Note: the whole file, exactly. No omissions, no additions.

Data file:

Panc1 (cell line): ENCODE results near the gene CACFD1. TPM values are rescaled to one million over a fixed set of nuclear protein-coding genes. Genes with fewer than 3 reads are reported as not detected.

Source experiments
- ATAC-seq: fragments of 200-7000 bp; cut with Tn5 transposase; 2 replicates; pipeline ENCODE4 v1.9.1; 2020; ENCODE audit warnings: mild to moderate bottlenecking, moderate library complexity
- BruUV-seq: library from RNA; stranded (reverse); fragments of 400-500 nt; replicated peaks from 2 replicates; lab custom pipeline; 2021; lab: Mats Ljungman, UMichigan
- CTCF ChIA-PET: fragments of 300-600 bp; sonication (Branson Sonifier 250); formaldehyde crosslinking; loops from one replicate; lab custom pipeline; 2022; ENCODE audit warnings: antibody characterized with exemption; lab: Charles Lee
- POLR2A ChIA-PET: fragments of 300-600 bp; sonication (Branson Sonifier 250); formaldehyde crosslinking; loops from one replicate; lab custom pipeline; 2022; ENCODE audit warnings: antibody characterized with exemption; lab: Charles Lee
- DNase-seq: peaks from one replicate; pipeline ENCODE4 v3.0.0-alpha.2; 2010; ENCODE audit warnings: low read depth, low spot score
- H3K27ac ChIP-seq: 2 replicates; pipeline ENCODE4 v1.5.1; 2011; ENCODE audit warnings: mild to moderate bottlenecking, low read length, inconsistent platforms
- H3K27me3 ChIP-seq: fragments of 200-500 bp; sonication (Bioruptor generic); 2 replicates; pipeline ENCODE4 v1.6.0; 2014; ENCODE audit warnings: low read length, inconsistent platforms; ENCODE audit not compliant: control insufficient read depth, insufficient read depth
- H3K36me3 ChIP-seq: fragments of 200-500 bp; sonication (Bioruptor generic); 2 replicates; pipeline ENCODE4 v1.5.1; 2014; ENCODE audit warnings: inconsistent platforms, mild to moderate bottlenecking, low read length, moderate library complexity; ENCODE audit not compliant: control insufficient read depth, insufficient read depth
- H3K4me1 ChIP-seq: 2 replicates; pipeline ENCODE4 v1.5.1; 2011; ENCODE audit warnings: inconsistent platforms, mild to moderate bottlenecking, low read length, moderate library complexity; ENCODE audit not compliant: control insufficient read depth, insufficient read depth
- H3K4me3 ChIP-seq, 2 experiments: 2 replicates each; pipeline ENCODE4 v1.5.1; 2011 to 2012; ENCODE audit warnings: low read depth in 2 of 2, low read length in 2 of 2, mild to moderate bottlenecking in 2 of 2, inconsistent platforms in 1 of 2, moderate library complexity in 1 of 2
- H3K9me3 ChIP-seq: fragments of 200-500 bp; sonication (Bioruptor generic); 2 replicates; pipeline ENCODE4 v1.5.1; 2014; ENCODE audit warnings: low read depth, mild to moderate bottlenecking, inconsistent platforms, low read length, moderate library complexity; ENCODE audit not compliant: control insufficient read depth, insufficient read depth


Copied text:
Panc1 (cell line): ENCODE results near the gene CACFD1. TPM values are rescaled to one million over a fixed set of nuclear protein-coding genes. Genes with fewer than 3 reads are reported as not detected.

Source experiments
- ATAC-seq: fragments of 200-7000 bp; cut with Tn5 transposase; 2 replicates; pipeline ENCODE4 v1.9.1; 2020; ENCODE audit warnings: mild to moderate bottlenecking, moderate library complexity
- BruUV-seq: library from RNA; stranded (reverse); fragments of 400-500 nt; replicated peaks from 2 replicates; lab custom pipeline; 2021; lab: Mats Ljungman, UMichigan
- CTCF ChIA-PET: fragments of 300-600 bp; sonication (Branson Sonifier 250); formaldehyde crosslinking; loops from one replicate; lab custom pipeline; 2022; ENCODE audit warnings: antibody characterized with exemption; lab: Charles Lee
- POLR2A ChIA-PET: fragments of 300-600 bp; sonication (Branson Sonifier 250); formaldehyde crosslinking; loops from one replicate; lab custom pipeline; 2022; ENCODE audit warnings: antibody characterized with exemption; lab: Charles Lee
- DNase-seq: peaks from one replicate; pipeline ENCODE4 v3.0.0-alpha.2; 2010; ENCODE audit warnings: low read depth, low spot score
- H3K27ac ChIP-seq: 2 replicates; pipeline ENCODE4 v1.5.1; 2011; ENCODE audit warnings: mild to moderate bottlenecking, low read length, inconsistent platforms
- H3K27me3 ChIP-seq: fragments of 200-500 bp; sonication (Bioruptor generic); 2 replicates; pipeline ENCODE4 v1.6.0; 2014; ENCODE audit warnings: low read length, inconsistent platforms; ENCODE audit not compliant: control insufficient read depth, insufficient read depth
- H3K36me3 ChIP-seq: fragments of 200-500 bp; sonication (Bioruptor generic); 2 replicates; pipeline ENCODE4 v1.5.1; 2014; ENCODE audit warnings: inconsistent platforms, mild to moderate bottlenecking, low read length, moderate library complexity; ENCODE audit not compliant: control insufficient read depth, insufficient read depth
- H3K4me1 ChIP-seq: 2 replicates; pipeline ENCODE4 v1.5.1; 2011; ENCODE audit warnings: inconsistent platforms, mild to moderate bottlenecking, low read length, moderate library complexity; ENCODE audit not compliant: control insufficient read depth, insufficient read depth
- H3K4me3 ChIP-seq, 2 experiments: 2 replicates each; pipeline ENCODE4 v1.5.1; 2011 to 2012; ENCODE audit warnings: low read depth in 2 of 2, low read length in 2 of 2, mild to moderate bottlenecking in 2 of 2, inconsistent platforms in 1 of 2, moderate library complexity in 1 of 2
- H3K9me3 ChIP-seq: fragments of 200-500 bp; sonication (Bioruptor generic); 2 replicates; pipeline ENCODE4 v1.5.1; 2014; ENCODE audit warnings: low read depth, mild to moderate bottlenecking, inconsistent platforms, low read length, moderate library complexity; ENCODE audit not compliant: control insufficient read depth, insufficient read depth